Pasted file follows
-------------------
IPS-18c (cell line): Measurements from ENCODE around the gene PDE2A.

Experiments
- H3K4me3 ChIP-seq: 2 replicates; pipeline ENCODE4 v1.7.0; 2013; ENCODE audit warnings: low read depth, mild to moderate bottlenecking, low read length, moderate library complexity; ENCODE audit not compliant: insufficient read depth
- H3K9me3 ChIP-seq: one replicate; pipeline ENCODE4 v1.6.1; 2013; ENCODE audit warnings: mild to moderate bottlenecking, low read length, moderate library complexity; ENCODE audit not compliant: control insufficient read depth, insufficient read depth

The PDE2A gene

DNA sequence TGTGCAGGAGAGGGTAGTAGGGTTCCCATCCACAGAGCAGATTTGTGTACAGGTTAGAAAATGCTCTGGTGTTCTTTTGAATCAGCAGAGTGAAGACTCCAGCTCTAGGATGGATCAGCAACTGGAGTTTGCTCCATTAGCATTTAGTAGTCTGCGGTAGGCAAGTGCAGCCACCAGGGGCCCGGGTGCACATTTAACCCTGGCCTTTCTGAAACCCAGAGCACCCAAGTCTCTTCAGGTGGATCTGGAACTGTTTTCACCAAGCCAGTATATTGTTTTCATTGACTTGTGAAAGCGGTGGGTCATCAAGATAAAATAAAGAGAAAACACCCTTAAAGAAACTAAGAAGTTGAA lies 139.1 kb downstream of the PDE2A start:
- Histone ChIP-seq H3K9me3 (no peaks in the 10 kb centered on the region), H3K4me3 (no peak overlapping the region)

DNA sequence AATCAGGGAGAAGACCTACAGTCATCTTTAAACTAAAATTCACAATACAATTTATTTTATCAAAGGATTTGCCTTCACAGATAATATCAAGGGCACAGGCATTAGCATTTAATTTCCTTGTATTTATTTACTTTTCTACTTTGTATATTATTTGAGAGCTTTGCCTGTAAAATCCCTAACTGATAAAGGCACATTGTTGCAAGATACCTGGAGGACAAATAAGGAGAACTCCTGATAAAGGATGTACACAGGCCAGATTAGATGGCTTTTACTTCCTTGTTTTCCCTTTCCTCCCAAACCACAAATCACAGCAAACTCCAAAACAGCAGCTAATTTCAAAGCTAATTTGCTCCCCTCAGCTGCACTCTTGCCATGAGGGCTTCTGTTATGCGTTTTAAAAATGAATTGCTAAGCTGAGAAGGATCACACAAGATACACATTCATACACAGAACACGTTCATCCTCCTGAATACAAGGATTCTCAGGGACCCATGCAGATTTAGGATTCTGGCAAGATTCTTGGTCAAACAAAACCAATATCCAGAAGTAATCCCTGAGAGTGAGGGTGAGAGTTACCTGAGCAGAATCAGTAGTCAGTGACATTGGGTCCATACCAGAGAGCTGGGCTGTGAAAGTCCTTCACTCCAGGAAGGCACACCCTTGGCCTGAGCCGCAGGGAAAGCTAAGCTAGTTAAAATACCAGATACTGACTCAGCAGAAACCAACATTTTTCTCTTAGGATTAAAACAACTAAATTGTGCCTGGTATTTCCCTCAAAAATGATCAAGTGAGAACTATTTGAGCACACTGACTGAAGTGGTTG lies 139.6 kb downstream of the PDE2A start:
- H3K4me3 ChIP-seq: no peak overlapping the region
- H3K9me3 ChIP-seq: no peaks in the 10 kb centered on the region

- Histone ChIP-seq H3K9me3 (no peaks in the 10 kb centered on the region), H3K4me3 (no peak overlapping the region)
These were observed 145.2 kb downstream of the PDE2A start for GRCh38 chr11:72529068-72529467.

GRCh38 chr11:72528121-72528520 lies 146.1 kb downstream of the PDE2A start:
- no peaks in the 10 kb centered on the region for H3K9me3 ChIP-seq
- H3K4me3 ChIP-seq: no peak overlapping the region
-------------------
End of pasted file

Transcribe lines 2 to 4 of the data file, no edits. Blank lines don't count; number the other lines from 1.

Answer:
Experiments
- H3K4me3 ChIP-seq: 2 replicates; pipeline ENCODE4 v1.7.0; 2013; ENCODE audit warnings: low read depth, mild to moderate bottlenecking, low read length, moderate library complexity; ENCODE audit not compliant: insufficient read depth
- H3K9me3 ChIP-seq: one replicate; pipeline ENCODE4 v1.6.1; 2013; ENCODE audit warnings: mild to moderate bottlenecking, low read length, moderate library complexity; ENCODE audit not compliant: control insufficient read depth, insufficient read depth